Award-winning Australian solar technology start-up RayGen Resources is one step closer to building a $5 million manufacturing plant in its home town of Melbourne after securing $2.5 million in funding for the project from its Chinese joint venture partner, JuYe Solar.
The proposed high volume, repeatable manufacturing line facility – completion of which is subject to a further $2.5m in funding – would expand the company’s existing operations in Victoria, boosting production of RayGen’s concentrating solar PV (CSPV) technology to as much as 100MW a year at full capacity.
Completion of the new facility is also expected to create more than 200 jobs in engineering, research and development, high-tech manufacturing and head office roles.
The deal, sealed in Beijing on Tuesday at a ceremony attended by Victorian Premier Daniel Andrews, was announced alongside the news that RayGen’s China demonstration CSPV plant had achieved first power production – further proving the reliability and efficiency of its technology.
RayGen – which unveiled its $3.6 million, 200kW pilot CSPV tower plant in the town of Newbridge in March, claims to be the first in the world to combine high efficiency solar cells with low-cost heliostat collector systems.
In the past, the company has also suggested its technology could be the world’s cheapest – provided the right policy support in Australia – and could lead to exports of $1 billion.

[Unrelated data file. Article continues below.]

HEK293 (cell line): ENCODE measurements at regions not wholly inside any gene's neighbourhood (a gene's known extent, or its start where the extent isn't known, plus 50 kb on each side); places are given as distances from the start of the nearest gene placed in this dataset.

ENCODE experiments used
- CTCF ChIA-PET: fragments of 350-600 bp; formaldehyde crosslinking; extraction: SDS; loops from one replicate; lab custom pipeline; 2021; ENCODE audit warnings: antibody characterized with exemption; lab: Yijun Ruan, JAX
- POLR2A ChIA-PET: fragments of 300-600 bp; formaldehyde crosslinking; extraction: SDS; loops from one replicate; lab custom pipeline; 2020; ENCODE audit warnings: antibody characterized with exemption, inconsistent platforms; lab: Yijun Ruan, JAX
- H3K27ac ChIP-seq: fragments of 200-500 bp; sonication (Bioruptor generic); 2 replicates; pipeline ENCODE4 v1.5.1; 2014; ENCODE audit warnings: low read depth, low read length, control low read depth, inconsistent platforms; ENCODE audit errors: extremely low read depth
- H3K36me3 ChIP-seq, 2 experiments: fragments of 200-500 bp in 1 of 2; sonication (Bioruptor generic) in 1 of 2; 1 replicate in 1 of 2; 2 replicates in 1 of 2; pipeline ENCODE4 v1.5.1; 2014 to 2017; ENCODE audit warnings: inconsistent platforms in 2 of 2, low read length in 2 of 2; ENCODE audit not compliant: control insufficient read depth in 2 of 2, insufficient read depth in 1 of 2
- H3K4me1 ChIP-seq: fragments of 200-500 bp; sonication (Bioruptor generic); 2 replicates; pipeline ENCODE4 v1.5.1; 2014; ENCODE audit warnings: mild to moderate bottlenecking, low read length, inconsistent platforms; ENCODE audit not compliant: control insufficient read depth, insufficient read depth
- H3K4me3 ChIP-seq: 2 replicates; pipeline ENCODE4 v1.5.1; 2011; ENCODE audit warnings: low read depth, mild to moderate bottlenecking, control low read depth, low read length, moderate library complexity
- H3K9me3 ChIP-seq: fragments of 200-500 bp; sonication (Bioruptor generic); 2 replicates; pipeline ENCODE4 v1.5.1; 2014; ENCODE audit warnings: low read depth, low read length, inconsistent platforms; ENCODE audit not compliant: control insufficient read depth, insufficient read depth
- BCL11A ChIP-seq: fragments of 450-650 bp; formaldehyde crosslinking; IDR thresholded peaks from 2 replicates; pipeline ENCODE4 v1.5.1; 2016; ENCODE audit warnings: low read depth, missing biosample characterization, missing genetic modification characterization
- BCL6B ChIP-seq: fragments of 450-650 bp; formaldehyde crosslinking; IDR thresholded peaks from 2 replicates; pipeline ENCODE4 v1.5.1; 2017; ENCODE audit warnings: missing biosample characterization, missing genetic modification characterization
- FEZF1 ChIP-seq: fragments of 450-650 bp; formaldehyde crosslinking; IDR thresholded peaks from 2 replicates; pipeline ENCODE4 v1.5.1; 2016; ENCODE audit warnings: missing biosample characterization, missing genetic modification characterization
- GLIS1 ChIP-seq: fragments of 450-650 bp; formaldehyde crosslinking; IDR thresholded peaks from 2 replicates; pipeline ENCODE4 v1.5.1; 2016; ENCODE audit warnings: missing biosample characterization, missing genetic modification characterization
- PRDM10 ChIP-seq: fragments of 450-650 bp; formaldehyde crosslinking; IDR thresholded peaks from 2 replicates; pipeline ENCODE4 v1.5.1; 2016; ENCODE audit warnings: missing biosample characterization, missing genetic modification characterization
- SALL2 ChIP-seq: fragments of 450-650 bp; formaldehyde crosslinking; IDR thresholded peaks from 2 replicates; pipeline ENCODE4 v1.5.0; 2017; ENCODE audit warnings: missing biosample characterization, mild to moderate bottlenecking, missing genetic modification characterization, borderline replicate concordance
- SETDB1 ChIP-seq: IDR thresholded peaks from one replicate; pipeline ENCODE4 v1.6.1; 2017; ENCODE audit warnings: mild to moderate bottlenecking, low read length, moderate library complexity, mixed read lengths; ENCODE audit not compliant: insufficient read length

With a sunlight-to-electricity conversion rate of 40.4 per cent, RayGen holds the PV system efficiency world record in collaboration with the University of New South Wales.
The Beijing signing ceremony was also attended by executives from state-owned renewables giant China Three Gorges, to which RayGen is contracted to supply a minimum of 500MW of capacity to be built using its Australian-made CSPV technology.
RayGen Chairman and CEO, Robert Cart said in a statement on Tuesday that support from the Victorian Government played an important role in helping the company to forge commercial opportunities for its utility-scale solar power solution.
“The potential is enormous and we must be able to deploy quickly to serve the needs of our partners and investors”, he said. “With the capital injection from China, we’re confident we can secure the remaining funds necessary to bring this plant online next year.”
In 2011, RayGen received Victorian Government funding of $1 million awarded under the Sustainable Energy Pilot Demonstration program.